The Chancel Window  received a complete disassembly and restoration by Advent Glassworks in 2002.  At a cost of nearly $20,000, this rated among the most expensive undertakings Kanapaha has ever engaged.  The gothic side windows soon received equal restorative work, which required baking a fresh supply of glass with the original inset patterns.  

The Steeple had been specially designed and commissioned by the Session in 2001 to replace the rotting one.  The new steeple restored Kanapaha's stature to the height and dimentions of the original, and with an eye toward future restoration of the sanctuary roof, it was recreated with 1890's style Norman Type-A  Victorian metal tiles.  Though Kanapaha's original steeple was finished in shakes, fire code and weather-resistance dictated a higher-quality material, and many similar 1880's-era Presbyterian churches were originally clad in the same.  The new steeple incorporated four full-size dormers, complete with scale replica windows patterned after those found throughout the sanctuary.  The four sashes are linked mechanically to swing open each time the church bell is tolled, and close automatically afterword.  It has also been outfitted with a pneumatic hammer to chime at the top of each daytime hour.  Coupled with an atomic clock, if the Kanapaha bell tower chimes, and your watch doesn't show top o' the hour... well... your watch is wrong.  It was constructed off-site with a full steel beam inner skeleton to withstand hurricane force winds, and carefully craned atop the corner tower to the delight of onlookers on December 8th, 2001.

   

New Fellowship Hall to replace Old Kokomoor Outbuilding

Aside from the routine sprucing up of the buildings and grounds, the last major project awaiting Kanapaha is the construction of a Fellowship Hall.  Since 1949, the existing fellowship hall, a cinderblock utility building with an occupancy of about 35 persons, has served as the only kitchen, bathroom and fellowship facilities for our church.  Built with help from the Boy Scouts, its foundation has heaved so badly that the walls are teetering outward at every corner.  Mold thrives on the walls, and moisture comes up through the linoleum floor when the outside temperature changes too quickly.  Plans have been made three times in the past to build a roomier, more aesthetically pleasing hall, but none have been brought to fruition.  The latest plan calls for a new hall to replace the original, built with the same lines and vernacular as the historic sanctuary, with every attention to detail aimed at providing the best accommodation possible for the Congregation and our larger Community, while carefully preserving the architectural integrity of the campus and greenspace.  It will incorporate a columned walkway connecting the sanctuary and the Fellowship hall, ensuring that the floors of both buildings will be at equal height.  This will allow effortless travel for everyone attending Kanapaha, especially those in wheelchairs, to all points among the two buildings, in any kind of weather.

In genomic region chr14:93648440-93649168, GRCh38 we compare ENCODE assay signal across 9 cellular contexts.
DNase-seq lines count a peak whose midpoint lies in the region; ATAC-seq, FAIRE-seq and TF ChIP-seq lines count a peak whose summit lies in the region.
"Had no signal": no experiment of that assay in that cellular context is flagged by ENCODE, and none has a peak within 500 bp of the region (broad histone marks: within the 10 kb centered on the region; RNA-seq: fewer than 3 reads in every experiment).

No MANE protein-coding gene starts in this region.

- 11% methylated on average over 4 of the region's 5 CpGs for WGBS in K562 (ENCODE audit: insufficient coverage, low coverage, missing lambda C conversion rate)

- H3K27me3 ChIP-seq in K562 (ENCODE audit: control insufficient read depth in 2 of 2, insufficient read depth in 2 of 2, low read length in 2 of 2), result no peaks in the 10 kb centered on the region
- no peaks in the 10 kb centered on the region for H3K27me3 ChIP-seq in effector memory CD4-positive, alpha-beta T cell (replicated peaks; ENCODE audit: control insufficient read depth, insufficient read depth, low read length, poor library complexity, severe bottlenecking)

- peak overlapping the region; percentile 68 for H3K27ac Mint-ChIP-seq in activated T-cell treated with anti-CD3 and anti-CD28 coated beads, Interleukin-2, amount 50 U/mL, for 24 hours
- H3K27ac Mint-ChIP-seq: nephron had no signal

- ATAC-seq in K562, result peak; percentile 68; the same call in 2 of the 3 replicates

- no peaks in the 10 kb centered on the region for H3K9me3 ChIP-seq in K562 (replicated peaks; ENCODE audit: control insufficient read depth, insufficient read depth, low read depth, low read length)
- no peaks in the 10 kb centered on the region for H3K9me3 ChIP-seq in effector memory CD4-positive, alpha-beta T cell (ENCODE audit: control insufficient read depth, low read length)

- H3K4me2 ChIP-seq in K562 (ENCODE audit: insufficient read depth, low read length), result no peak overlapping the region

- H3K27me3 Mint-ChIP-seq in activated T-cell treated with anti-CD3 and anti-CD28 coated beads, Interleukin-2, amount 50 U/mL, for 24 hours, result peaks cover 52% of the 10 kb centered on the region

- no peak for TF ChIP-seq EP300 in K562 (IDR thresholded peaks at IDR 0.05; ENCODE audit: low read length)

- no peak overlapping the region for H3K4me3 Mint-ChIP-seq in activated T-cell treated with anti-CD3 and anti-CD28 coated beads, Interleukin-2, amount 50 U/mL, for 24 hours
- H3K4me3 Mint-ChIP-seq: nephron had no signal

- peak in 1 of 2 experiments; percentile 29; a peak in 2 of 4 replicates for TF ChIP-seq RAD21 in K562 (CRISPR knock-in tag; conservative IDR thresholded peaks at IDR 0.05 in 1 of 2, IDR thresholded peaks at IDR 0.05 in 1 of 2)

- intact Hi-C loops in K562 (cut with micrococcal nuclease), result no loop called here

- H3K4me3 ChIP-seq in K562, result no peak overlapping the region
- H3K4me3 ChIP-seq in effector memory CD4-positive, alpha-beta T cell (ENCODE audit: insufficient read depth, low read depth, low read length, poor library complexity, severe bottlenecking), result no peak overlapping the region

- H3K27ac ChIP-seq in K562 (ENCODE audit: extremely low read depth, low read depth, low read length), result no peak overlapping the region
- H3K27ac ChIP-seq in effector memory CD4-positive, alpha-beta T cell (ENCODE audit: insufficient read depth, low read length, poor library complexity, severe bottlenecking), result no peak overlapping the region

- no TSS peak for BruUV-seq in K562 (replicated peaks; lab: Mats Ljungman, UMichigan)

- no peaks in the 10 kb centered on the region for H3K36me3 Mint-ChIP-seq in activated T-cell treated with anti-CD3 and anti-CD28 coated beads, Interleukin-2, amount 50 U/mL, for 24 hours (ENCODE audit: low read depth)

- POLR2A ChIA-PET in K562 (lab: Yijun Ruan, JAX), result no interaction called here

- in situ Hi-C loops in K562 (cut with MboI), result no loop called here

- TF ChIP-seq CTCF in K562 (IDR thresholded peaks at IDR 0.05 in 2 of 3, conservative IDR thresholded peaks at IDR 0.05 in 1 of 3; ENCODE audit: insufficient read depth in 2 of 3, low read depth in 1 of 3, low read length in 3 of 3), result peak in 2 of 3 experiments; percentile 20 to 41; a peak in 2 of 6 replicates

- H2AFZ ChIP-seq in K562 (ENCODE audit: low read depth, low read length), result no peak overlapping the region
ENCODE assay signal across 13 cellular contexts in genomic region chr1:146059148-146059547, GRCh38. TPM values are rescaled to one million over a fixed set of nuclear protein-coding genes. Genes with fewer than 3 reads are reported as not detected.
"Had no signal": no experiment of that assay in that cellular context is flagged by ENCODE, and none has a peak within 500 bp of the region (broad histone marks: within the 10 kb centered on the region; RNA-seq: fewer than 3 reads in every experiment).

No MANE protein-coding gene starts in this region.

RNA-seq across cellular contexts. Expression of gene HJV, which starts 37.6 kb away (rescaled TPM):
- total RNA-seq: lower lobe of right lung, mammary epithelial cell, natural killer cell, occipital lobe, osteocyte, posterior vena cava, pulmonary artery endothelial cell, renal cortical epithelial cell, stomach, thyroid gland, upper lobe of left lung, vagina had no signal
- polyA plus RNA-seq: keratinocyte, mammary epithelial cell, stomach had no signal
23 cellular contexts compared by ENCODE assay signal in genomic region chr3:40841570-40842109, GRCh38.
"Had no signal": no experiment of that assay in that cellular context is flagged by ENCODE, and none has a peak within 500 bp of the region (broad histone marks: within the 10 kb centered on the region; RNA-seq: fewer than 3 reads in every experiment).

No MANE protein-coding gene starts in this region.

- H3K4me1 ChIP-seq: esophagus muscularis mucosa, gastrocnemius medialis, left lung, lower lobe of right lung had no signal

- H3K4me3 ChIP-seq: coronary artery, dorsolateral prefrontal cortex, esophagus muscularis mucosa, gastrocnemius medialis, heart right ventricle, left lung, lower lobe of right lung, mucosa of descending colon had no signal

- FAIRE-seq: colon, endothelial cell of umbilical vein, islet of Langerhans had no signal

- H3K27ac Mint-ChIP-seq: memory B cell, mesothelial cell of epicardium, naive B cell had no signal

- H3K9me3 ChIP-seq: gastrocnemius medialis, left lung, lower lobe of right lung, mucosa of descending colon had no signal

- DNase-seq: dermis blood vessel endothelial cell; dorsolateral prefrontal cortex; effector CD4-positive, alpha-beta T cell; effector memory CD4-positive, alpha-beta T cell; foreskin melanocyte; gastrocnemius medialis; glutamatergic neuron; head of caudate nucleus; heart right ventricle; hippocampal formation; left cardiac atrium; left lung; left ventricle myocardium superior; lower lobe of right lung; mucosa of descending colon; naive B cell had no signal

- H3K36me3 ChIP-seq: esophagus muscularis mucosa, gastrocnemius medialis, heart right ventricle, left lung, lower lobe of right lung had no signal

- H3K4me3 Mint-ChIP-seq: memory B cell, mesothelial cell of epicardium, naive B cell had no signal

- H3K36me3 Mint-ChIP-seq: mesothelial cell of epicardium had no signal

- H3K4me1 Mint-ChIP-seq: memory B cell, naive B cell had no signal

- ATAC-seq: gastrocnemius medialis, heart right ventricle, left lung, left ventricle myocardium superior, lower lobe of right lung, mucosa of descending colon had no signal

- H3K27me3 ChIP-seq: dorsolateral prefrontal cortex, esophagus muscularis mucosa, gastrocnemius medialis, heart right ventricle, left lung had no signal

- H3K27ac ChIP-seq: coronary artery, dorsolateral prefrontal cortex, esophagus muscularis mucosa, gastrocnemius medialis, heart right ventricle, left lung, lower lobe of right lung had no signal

Helpful Links:

To view Library of Congress Historic American Buildings Survey archives of Kanapaha Church architectural drawings (courtesy of University of Florida College of Architecture) please click here

For information on Kanapaha Cemetery please visit the following site: http://www.rootsweb.com/~flalachu/Cemetery/KanapCem.html

For a historical chronology of Alachua County and Gainesville, FL please visit:  http://www.co.alachua.fl.us/content/about/history-county.asp

For an excellent history of how the railroads built this region please visit: http://www.yuleerailroaddays.org/about.asp?page_id=1&n=1

For additional information about the Haile Plantation historical site, please visit : http://www.hailehomestead.org/

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Rev. Dr. Graham W. Hardy Biography:      http://members.cox.net/theral/pastors2.html#Hardy

Rev. Dr. William J. McCormick Biography: http://members.cox.net/theral/frames_pastor.html 

http://www.kanapaha.net/warren_thomas.html